When you see “TFP” or “TFCD”, it means you are working for free is another misconception. This really rubs me the wrong way, mainly because it is an exchange of services. As a photographer, I spend between an hour and two hours prior to a shoot for each hour of shoot time, and frequently a lot more time in post production editing depending on the complexity of the images that were created, and what needs to be fixed in them. As a photographer (and most models), we also stock props, jewelry, clothes, and other items that will be used in photo shoots. There may be a makeup artist, hair stylist, and fashion stylist. Depending on the photographer, there may be additional staff helping them. Depending on the location, there may be a fee associated with it, too. All these aren’t free, either. Because of these costs, a shoot is rarely “free”. To a model, it may appear free. Again, with a “TF*” agreement (time for agreement), both parties are agreeing to an exchange of services. A lot of people will tell you that you should always charge for everything you do as a model. I disagree. You need to look at what that photographer or job will offer you for benefits, and weigh them with what you expect, and decide if it is worth your time and effort. When you starting out, I am sure you frequently will do TFP or TFCD with photographers to build your book or portfolio of images. Remember, TFP or TFCD is an exchange of services. It doesn’t mean “free”.

Also know that if you do a “TFP” or “TFCD” shoot, they are often more relaxed and not as pressured to complete the work. As with all modeling jobs, remember to put your phone away, don’t be too chatty, or text with whomever. You are there to work. The images that get created are important, and you are being judged on your work performance and the images you help to create. When people ask about you, you don’t want them to say, “The models phone was more important than working on the shoot.”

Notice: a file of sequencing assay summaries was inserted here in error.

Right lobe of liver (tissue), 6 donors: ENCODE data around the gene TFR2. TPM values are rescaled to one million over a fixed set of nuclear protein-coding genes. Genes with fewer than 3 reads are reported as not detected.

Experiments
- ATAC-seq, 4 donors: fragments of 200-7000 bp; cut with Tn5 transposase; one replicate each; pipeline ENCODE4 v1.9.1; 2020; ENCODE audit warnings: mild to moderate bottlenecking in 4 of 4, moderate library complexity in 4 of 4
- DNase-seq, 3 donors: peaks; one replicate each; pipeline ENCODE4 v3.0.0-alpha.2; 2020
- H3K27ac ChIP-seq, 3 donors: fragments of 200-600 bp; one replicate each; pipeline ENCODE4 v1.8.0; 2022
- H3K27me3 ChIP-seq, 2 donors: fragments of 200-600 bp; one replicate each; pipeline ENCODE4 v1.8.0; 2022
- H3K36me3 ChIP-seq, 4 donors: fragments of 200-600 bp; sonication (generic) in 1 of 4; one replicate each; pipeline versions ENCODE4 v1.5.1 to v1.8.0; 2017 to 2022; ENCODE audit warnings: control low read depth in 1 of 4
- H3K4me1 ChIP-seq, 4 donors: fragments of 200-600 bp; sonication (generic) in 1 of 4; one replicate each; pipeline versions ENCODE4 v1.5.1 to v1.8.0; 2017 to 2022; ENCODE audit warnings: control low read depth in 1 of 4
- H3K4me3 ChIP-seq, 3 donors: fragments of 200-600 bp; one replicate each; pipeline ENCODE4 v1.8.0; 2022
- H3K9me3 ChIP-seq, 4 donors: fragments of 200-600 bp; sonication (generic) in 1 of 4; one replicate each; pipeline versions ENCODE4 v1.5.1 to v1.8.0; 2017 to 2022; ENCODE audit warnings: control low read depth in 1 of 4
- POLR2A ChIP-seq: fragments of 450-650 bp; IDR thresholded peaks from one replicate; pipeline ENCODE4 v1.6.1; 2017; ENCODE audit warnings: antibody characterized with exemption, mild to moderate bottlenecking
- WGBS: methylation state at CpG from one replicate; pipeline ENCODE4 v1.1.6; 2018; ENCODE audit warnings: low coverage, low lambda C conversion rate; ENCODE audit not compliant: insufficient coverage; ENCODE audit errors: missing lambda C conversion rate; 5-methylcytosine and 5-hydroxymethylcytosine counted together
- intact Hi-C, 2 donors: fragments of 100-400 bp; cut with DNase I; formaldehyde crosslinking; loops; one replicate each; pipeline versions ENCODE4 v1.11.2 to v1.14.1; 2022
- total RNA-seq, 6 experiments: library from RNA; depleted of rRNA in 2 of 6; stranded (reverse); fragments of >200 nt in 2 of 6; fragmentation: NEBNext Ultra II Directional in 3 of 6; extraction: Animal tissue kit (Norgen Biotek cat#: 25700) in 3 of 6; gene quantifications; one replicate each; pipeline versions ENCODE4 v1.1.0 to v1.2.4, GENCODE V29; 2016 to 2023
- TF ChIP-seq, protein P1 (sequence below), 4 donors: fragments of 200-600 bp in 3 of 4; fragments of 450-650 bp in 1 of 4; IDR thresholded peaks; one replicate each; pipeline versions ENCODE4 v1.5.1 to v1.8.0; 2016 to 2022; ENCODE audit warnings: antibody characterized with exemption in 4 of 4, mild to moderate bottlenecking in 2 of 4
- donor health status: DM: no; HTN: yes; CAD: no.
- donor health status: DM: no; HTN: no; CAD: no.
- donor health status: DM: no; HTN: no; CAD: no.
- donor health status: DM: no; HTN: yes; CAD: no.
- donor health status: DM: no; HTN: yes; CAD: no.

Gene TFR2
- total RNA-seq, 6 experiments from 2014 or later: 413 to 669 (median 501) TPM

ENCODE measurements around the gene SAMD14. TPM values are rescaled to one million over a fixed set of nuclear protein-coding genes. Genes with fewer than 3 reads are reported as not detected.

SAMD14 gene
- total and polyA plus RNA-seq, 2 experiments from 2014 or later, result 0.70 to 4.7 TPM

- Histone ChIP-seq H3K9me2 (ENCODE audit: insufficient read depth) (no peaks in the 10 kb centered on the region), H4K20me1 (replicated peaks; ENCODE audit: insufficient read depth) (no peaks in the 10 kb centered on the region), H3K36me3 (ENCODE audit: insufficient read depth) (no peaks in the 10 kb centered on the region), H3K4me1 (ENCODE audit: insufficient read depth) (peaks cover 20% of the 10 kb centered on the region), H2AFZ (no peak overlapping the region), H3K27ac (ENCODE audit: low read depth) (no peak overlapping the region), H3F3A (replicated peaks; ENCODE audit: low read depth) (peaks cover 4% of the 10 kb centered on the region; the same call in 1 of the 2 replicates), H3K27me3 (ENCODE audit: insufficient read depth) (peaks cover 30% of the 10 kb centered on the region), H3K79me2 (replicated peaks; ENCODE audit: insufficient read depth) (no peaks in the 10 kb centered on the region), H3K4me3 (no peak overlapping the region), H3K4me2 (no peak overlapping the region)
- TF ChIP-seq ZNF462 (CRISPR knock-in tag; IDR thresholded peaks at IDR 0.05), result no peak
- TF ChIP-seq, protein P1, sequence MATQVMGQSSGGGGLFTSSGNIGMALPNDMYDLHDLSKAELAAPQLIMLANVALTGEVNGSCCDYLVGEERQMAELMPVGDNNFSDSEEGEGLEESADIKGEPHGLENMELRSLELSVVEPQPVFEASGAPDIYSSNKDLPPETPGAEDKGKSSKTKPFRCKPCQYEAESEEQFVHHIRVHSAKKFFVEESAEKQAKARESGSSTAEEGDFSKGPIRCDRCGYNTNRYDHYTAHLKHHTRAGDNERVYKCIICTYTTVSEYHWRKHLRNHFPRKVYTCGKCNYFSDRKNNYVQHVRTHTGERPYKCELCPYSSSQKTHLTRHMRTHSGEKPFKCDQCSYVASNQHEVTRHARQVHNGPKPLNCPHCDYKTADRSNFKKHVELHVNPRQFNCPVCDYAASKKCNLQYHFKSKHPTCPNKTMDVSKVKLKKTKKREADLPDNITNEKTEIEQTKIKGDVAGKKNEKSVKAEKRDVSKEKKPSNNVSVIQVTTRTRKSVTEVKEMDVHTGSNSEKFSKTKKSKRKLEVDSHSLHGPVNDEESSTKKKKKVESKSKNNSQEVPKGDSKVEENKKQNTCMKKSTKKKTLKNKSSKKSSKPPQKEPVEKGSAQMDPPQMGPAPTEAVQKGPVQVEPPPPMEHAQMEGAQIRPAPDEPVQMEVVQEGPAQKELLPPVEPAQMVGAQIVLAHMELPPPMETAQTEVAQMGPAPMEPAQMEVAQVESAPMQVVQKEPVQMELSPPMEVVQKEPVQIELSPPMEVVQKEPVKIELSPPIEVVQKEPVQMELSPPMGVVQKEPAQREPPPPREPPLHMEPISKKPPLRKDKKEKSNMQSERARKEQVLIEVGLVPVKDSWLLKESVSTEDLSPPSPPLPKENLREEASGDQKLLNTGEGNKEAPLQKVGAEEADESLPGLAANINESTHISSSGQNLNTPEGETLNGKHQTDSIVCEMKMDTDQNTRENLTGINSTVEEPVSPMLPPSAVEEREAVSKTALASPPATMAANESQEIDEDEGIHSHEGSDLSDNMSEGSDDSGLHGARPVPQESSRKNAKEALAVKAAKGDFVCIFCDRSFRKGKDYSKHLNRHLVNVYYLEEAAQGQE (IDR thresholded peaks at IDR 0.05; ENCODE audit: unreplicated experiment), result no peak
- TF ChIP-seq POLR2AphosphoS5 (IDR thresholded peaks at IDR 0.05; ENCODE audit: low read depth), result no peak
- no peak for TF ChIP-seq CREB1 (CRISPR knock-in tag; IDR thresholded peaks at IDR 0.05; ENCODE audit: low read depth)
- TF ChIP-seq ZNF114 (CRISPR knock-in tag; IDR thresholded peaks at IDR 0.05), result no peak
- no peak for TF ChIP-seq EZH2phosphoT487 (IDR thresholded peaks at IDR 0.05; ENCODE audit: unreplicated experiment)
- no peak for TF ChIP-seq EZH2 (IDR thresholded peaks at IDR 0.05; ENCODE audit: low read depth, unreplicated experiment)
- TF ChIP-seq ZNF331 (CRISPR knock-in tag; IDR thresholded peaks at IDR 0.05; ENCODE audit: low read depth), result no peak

As I indicated above, modeling is a choice and becomes part of your life. It isn’t something you just do to make some quick money. There is an investment in clothing, undergarments, care, and other things specific  to that genre. If you do modeling for a living, modeling will be your life. You will be expected to spend money on this career and taking care of yourself. There are different standards for various types of modeling, and you won’t flip between them once you are established. If you try, you will be spending a lot of money and effort to meet competing standards. Don’t try to do every type of modeling, it just isn’t possible.